In summary, public performance rights are generally granted by one of the three performing rights organizations: ASCAP, BMI, or SESAC. Musical rights required to produce local programming, commercials, promos, or other material broadcast or cablecast are in addition to performance rights, and different copyright clearances are required for different media and/or different uses. Music copyright law can be very complicated. It cannot be stressed enough that an attorney familiar with music copyright law is the best source to answer questions about the various copyright requirements for a specific use in a production. Moreover, the safest practice is to consult the attorney before committing to the use of the music.
Online and Other Rights
When webcasts including advertisements and on-air promotions contain licensed compositions or recordings, there are additional rights to be considered. These rights are continuing to evolve as new distribution methods are created. The following will provide a general overview of considerations. As is the case with other music rights, it is advisable to confirm the rights before using the composition.
Radio stations need to address three general guidelines for repurposing their over-the-air content for online use:
• Observe certain standards set by the Digital Millennium Copyright Act of 1998 (DMCA). These standards address such issues as registering with the U.S. Copyright Office for a compulsory license, record-keeping requirements, restrictions affecting advance promotions of a specific song, and limitations on the number of music titles for a particular artist or album that can be performed consecutively or within a specific time period.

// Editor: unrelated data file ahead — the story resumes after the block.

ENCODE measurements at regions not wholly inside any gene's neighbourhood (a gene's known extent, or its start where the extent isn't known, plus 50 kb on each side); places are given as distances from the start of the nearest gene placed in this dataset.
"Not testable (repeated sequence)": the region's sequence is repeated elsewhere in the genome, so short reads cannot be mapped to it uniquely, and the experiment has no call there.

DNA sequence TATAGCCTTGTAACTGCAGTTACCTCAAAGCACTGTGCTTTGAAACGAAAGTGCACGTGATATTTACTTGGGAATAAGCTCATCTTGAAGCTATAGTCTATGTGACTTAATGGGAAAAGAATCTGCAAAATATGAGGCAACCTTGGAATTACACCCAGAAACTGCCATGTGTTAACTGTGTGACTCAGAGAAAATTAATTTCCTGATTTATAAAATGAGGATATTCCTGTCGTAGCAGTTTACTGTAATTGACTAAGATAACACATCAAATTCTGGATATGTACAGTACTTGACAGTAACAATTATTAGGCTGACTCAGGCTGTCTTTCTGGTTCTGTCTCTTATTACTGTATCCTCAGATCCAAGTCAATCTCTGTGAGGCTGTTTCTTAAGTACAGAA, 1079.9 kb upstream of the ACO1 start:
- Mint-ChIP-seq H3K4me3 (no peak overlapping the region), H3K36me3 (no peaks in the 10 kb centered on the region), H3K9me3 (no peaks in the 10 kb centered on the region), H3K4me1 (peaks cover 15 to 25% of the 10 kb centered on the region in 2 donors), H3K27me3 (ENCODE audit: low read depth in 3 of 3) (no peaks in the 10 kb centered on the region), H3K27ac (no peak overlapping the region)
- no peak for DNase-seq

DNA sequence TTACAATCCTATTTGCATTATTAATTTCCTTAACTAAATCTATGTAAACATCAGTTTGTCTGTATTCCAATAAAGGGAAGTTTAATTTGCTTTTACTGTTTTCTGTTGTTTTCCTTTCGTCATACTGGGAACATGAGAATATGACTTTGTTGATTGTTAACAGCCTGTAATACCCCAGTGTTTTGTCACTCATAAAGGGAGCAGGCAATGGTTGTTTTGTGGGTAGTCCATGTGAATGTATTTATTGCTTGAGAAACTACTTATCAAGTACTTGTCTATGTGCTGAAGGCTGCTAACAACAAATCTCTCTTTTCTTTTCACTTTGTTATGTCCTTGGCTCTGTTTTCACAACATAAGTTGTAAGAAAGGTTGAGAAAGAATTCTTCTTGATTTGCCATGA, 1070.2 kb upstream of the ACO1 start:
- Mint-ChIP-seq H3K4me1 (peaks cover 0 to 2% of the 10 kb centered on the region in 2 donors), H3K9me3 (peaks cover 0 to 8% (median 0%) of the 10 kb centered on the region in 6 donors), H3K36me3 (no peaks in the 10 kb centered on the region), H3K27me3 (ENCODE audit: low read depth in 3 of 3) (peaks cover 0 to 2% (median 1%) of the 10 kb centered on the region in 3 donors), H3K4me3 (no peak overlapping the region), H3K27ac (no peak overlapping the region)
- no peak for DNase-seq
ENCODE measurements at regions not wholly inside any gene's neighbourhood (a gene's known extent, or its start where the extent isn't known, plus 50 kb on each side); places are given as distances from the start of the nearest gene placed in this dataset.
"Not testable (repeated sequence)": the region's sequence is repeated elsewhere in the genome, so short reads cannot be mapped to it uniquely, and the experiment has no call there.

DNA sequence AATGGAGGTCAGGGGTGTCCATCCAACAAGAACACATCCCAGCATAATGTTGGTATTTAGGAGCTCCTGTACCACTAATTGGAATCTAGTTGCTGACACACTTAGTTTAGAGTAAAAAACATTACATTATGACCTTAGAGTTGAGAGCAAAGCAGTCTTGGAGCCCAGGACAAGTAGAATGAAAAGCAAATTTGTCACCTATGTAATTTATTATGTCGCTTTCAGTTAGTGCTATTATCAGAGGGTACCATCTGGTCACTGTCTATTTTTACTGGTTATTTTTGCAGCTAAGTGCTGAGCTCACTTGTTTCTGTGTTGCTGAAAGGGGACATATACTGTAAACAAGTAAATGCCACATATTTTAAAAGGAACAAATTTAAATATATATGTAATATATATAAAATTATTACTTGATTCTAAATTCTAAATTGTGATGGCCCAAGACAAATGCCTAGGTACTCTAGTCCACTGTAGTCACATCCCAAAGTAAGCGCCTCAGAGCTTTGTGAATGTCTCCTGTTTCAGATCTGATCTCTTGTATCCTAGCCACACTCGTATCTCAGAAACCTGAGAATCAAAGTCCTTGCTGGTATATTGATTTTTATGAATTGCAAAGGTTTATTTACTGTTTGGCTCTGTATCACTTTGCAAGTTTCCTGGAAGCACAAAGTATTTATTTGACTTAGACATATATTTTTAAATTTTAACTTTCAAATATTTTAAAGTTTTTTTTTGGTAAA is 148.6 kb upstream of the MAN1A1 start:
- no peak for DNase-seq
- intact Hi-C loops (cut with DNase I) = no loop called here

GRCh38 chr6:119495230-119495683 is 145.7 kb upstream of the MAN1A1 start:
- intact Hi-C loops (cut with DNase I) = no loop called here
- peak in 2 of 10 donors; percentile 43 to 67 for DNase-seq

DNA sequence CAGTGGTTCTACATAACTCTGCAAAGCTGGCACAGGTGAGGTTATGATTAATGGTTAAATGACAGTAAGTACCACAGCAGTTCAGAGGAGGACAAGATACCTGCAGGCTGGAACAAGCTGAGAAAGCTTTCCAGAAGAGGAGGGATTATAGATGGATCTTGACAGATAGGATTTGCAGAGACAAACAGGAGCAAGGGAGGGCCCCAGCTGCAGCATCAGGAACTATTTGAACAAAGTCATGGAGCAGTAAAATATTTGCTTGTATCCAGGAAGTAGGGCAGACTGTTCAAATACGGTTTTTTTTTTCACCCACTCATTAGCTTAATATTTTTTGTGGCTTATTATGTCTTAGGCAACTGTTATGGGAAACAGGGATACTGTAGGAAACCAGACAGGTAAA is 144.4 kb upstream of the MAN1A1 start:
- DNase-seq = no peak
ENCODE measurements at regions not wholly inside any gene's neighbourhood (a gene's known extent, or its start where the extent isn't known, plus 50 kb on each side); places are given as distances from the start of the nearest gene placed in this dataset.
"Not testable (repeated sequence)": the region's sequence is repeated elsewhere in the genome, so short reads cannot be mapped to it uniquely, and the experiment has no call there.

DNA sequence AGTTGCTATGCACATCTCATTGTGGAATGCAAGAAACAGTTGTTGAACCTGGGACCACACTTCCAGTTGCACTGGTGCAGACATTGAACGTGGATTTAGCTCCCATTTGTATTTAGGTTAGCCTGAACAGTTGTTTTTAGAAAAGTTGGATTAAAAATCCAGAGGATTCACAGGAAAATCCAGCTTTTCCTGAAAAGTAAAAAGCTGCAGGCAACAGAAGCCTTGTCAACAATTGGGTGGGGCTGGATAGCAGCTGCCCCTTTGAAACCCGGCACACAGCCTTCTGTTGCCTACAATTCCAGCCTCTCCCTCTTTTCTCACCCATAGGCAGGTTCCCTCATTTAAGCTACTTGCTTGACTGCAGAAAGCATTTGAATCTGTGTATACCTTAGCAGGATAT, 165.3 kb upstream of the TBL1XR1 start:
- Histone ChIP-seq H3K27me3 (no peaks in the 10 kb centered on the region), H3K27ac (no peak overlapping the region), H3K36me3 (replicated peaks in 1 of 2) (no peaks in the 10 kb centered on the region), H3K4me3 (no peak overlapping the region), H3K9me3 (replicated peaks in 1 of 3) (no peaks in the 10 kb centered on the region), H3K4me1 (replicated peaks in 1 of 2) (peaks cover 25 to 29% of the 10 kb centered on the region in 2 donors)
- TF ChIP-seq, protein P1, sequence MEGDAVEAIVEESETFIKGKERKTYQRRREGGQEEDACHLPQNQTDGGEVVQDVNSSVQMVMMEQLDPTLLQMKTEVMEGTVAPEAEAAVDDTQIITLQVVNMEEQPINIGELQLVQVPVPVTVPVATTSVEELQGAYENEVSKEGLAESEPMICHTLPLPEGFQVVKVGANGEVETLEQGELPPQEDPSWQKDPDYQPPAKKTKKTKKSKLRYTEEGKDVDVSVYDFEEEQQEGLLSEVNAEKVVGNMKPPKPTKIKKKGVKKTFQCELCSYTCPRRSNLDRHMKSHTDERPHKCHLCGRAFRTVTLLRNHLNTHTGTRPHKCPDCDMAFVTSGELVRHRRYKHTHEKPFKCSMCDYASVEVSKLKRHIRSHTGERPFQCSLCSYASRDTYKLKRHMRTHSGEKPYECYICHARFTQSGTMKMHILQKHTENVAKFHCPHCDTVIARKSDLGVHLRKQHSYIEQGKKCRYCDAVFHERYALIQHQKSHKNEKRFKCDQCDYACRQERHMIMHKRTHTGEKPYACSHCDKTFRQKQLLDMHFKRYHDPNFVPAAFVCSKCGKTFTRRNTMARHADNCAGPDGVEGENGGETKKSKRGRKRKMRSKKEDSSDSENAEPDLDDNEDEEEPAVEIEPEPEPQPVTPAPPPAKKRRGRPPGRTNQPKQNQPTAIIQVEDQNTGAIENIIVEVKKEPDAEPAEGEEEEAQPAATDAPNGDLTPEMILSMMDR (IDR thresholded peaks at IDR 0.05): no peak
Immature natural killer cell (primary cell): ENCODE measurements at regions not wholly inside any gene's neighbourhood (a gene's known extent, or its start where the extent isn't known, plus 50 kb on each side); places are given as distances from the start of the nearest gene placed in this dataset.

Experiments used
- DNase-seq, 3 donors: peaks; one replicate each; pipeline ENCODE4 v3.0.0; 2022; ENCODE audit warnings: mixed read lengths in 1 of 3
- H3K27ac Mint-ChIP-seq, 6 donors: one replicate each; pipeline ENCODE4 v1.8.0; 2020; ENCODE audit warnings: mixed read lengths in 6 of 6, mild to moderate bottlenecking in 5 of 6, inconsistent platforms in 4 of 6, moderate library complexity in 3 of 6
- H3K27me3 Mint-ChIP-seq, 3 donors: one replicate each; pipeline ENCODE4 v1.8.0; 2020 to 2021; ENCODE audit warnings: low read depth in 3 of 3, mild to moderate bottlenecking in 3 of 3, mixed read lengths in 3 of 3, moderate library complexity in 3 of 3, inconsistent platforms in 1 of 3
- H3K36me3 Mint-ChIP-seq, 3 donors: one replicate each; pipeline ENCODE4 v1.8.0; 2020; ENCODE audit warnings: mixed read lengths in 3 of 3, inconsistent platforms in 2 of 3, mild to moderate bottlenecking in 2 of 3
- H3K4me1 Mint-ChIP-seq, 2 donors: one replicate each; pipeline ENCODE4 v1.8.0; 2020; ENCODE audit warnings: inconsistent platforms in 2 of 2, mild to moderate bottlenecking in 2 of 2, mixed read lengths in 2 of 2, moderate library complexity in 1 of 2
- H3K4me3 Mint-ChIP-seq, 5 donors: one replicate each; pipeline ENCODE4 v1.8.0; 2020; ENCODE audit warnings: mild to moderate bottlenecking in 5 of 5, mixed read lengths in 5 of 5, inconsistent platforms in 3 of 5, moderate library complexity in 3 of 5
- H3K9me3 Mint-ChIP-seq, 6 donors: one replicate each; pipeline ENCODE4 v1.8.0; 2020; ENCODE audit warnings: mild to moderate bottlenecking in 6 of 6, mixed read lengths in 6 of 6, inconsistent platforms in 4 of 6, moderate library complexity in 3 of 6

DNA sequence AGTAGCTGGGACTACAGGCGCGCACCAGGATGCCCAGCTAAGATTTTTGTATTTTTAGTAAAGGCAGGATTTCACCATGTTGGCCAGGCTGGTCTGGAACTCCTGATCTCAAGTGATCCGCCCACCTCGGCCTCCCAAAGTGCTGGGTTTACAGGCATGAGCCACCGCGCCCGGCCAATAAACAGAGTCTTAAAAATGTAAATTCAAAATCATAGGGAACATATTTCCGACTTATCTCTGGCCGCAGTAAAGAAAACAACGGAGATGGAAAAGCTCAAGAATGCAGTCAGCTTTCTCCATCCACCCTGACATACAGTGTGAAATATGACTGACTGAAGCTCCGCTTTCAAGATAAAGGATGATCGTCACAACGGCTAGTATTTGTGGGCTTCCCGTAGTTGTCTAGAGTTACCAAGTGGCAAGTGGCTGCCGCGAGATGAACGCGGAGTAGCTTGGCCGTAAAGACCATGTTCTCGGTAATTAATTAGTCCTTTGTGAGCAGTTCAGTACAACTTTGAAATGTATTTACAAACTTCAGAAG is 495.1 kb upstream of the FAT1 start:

• Pay the announced rates established by the PROs for the use of musical compositions on the Internet. ASCAP, BMI, and SESAC have created licenses for Internet use of licensed music. If the station is simply retransmitting its over-the-air signal, the ASCAP and BMI broadcast licenses cover Internet use, but SESAC requires a new license. All three societies require a new license when the radio station is creating a new programming stream for the Internet. Although each agreement is different, all of them involve a minimum fee and royalties based upon revenues or web site usage.
• Pay royalties to SoundExchange for the compulsory license for the use of sound recordings. SoundExchange, a cooperative of copyright owners of sound recordings (with significant participation from the major record labels), oversees a new copyright-payment requirement affecting digital music. The DMCA requires that royalties be paid to performing artists for all digital uses of music except those in an over-the-air digital transmission by a broadcast station, such as iBiquity Digital Corporation’s digital-radio systems. Half of the fees paid to SoundExchange goes to the performers featured on a recording; the other half goes to the copyright owner of the performance, which is usually a record company.
Over-the-Air Television and Cable Television